RoomStore files bankruptcy

A Richmond-based furniture retailer that has been battered by declining sales and unsustainable levels of debt filed Monday for Chapter 11 bankruptcy protection.

RoomStore, a remnant of the long since bankrupt furniture giant Heilig-Meyers, will try to orchestrate a turnaround and attempt to avoid its predecessor’s fate.

RoomStore operates 63 stores in eight states. That includes 12 in Virginia and one locally on West Broad Street in Glen Allen. The company said in a news release that it would continue to operate during the Chapter 11 restructuring.

It listed in its bankruptcy filing $55.9 million in assets and $52.4 million in debt as of Oct. 31. It also stated that it has between 1,000 and 5,000 creditors.

The filing comes amid turnover in RoomStore’s executive ranks.

The company fired its chief executive of 10 years, Curtis Kimbrell, in mid-November. Two weeks later, the chairman Robert Shaffner resigned.

The company quickly appointed Steve Giordano as president and chief executive. He worked as RoomStore’s COO years ago and was brought back in specifically to try to right the ship.

“I came in Nov. 14 with the idea we were going to do this and turn it around,” Giordano said in a phone interview.

RoomStore lost $3.42 million in its most recent quarter and has lost $7.87 million in 2011, according to its filings with the SEC. The company was taken public in 2010 as part of an unusual plan to give most of the shares to Heilig-Meyers creditors.

RoomStore’s sales for the quarter were $53 million, down $20 million compared with a year ago. That figure does not include sales at Mattress Discounters, a chain of which RoomStore owns a 65 percent stake.

“This industry really closely follows housing, and so when the boom was happening and housing was good and credit was instantly available, the furniture industry flourished,” Giordano said. “Today, many furniture retailers are hurting.”

The company was also feeling pressure from one of its lenders and was on the verge of default on a large line of credit, according to its SEC filings. It has secured a $14 million debtor-in possession credit line from Wells Fargo that will allow it to stay afloat.

“Cash flow is tight. It got tight for a reason,” Giordano said. “It’s not a sustainable model like that. [With] the changes we’re making and the styles we’ll offer and the capital commitment we’ve received, we’ll install a new model.”

RoomStore was founded in 1992 in Dallas. It was then part of Heilig-Meyers until that company went bankrupt in 2000. RoomStore was spun off as part of Heilig’s bankruptcy plan. Today RoomStore is headquartered in Richmond at 12501 Patterson Ave.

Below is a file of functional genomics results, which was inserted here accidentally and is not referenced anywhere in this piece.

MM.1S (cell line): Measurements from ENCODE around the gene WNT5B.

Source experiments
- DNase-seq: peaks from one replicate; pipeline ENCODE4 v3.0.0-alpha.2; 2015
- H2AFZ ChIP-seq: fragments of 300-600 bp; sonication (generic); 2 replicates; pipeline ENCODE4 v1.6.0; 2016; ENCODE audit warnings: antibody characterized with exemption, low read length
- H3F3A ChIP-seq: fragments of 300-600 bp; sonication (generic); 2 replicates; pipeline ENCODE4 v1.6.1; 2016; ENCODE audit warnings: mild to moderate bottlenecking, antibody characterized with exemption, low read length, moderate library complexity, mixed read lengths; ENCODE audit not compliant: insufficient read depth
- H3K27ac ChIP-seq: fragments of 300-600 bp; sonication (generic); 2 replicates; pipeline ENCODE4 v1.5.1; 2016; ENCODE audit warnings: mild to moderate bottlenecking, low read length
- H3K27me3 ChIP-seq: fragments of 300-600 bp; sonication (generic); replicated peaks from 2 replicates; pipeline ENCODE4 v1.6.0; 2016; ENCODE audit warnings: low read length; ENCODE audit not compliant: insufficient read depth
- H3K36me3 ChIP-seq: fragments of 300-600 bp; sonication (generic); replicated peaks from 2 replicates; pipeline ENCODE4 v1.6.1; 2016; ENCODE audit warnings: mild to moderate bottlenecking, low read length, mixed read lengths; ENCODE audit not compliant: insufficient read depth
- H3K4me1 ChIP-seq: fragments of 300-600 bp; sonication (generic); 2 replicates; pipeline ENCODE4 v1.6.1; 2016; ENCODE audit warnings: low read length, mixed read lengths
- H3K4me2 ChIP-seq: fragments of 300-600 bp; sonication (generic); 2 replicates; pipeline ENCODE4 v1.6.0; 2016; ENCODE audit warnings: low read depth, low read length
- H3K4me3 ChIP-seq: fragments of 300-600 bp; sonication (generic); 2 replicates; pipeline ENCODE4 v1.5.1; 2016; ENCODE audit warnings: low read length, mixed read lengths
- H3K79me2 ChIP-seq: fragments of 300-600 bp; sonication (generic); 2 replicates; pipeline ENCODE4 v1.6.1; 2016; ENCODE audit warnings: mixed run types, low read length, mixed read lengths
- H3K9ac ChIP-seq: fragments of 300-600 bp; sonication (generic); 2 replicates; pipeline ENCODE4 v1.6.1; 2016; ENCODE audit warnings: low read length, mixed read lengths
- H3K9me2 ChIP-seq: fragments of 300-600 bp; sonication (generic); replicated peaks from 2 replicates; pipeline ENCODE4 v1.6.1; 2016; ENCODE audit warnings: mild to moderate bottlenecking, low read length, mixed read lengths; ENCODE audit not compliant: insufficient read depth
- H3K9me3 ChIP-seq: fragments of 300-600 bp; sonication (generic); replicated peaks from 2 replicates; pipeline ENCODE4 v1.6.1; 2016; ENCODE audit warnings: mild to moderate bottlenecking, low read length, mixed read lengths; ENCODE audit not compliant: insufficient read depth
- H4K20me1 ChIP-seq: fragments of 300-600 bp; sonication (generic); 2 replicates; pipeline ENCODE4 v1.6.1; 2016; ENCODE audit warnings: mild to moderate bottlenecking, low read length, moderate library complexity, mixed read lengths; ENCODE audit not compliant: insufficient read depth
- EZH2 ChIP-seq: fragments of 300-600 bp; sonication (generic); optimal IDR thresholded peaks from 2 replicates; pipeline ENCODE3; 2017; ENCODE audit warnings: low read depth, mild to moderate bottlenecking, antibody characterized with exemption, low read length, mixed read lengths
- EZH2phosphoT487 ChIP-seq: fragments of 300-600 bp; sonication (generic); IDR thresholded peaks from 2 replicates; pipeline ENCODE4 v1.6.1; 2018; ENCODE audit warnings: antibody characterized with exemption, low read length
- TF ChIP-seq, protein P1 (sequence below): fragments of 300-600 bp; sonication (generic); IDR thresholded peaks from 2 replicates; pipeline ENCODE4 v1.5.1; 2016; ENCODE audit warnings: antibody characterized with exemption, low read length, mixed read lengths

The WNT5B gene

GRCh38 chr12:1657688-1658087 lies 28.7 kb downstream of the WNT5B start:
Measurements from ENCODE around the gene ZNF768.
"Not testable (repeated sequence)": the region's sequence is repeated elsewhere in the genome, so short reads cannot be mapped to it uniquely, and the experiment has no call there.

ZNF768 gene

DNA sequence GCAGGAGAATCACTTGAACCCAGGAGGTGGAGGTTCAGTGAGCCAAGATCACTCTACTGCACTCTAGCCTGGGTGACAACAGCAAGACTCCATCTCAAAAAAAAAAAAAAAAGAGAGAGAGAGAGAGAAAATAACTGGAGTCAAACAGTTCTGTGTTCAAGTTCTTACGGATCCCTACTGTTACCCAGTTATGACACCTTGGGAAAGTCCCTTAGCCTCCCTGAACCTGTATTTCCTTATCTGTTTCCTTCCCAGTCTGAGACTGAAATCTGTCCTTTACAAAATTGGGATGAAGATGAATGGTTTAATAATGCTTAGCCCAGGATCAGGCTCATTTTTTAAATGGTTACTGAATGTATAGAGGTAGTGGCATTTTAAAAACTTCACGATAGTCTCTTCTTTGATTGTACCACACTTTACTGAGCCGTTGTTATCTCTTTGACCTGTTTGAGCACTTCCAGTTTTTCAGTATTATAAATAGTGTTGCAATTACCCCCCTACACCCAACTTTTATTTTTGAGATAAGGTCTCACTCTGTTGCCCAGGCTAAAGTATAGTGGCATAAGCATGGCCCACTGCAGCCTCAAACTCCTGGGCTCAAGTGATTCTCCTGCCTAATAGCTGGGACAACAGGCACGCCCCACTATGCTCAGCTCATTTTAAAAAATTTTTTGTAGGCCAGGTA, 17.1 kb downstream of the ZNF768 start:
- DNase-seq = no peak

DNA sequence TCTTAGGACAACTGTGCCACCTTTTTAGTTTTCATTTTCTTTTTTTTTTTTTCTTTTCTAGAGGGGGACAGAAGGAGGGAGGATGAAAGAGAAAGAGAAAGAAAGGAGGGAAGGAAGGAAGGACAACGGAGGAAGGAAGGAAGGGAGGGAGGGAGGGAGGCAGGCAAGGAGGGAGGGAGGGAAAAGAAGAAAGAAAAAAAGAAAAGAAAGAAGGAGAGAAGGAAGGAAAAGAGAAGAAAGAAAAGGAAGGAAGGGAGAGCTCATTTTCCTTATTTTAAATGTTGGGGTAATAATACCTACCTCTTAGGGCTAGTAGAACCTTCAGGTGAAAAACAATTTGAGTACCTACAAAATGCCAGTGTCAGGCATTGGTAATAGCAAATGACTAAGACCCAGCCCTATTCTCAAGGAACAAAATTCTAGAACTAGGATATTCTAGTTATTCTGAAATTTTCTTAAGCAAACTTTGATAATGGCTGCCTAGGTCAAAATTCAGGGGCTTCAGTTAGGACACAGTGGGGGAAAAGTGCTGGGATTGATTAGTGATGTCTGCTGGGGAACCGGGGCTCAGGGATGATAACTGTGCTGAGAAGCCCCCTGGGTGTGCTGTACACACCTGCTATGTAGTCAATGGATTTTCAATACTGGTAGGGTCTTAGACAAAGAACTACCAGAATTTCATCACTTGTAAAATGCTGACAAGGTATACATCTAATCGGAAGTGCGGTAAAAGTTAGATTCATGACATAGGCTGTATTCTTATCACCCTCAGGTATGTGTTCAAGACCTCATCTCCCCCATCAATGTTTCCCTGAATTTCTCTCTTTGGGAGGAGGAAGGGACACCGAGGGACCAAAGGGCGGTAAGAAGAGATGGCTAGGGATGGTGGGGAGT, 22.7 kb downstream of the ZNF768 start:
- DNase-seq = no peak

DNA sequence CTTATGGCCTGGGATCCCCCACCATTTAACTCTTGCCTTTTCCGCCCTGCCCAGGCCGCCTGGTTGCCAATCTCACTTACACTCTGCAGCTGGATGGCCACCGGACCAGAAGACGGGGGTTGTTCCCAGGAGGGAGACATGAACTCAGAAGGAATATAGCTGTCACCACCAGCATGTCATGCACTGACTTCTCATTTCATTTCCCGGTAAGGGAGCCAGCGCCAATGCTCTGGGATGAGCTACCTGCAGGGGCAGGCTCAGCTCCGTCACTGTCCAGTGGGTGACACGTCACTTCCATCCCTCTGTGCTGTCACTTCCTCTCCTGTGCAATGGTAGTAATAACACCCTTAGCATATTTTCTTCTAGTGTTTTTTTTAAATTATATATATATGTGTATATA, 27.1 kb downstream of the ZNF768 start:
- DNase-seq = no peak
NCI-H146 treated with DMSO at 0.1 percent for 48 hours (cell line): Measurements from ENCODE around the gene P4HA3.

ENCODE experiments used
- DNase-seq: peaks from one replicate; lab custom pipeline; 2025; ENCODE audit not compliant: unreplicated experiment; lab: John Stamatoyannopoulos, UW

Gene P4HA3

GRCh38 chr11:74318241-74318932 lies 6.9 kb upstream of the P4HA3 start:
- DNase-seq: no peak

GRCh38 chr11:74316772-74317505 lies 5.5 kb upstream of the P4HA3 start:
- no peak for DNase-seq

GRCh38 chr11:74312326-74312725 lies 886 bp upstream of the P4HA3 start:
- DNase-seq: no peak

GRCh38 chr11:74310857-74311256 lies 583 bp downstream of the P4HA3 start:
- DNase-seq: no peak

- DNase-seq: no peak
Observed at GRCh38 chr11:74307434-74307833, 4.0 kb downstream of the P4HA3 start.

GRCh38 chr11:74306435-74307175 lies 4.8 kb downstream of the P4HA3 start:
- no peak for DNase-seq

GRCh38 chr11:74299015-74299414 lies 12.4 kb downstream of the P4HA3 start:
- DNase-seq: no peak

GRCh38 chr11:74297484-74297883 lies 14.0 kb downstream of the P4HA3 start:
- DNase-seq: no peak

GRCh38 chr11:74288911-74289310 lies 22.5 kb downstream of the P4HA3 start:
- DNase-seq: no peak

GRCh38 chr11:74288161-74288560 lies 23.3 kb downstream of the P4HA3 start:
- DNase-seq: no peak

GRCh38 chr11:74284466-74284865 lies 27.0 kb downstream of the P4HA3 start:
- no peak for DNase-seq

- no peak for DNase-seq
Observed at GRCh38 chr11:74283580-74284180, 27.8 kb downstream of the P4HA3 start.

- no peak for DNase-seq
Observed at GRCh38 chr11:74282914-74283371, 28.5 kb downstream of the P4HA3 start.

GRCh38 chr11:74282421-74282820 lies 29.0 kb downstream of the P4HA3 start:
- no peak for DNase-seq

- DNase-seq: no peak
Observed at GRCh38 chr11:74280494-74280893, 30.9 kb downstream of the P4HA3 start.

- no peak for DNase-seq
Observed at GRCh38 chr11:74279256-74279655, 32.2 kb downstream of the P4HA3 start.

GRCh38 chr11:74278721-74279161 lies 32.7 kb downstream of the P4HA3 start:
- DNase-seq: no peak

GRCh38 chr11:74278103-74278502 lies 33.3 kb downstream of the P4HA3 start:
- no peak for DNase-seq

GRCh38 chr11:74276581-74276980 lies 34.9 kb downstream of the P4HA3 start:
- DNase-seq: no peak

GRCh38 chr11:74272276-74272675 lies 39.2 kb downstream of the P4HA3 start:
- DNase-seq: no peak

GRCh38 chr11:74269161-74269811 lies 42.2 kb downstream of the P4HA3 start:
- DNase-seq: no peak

It has locations in Pennsylvania, Maryland, Virginia, North Carolina, South Carolina, Alabama, Florida and Texas.

The future of all those locations is now up in the air.

The company said in its filings that the bankruptcy is expected to result in the closing of a significant number of stores and reductions in staffing and overhead expenses.

It already closed three stores in Texas during its fiscal 2011.

“There’s nothing that is off the table at this point,” Giordano said. “In the short term, we’re going to do whatever is necessary. But in the long term, I have no doubts it will be a bigger company.”

The company has 9.7 million shares outstanding, and its biggest shareholders are some of the world’s biggest banks including Citigroup, Deutsche Bank and J.P. Morgan.

Only the company’s unsecured creditors are listed in the initial bankruptcy filing.

Those listed include $6 million in trade debt owed to dozens of businesses all over the country and about half a dozen in China.

Troy Savenko, an attorney with Kaplan & Frank, is handling the bankruptcy.

Michael Schwartz is a BizSense reporter. Please send news tips to [email protected]

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2 Comments on "RoomStore files bankruptcy"

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There’s a reason furniture stores are offering sales with no interest until 2016. No one buys furniture for a home if they’re not sure they’re going to be able to keep the home. Tack another bankruptcy up to no jobs. RoomStore isn’t the first to go Ch. 11 and won’t be the last.

Vera Tanzberg

Good store managers were let go and bankers were hired to run furniture stores. Seasoned sales people were laid off by the banker, who reprimanded staff for giving decorating advise. The banker hired 19 year old teenagers, who didn’t know the difference between a stuhl and a chair, to sell furniture. The writing was on the wall…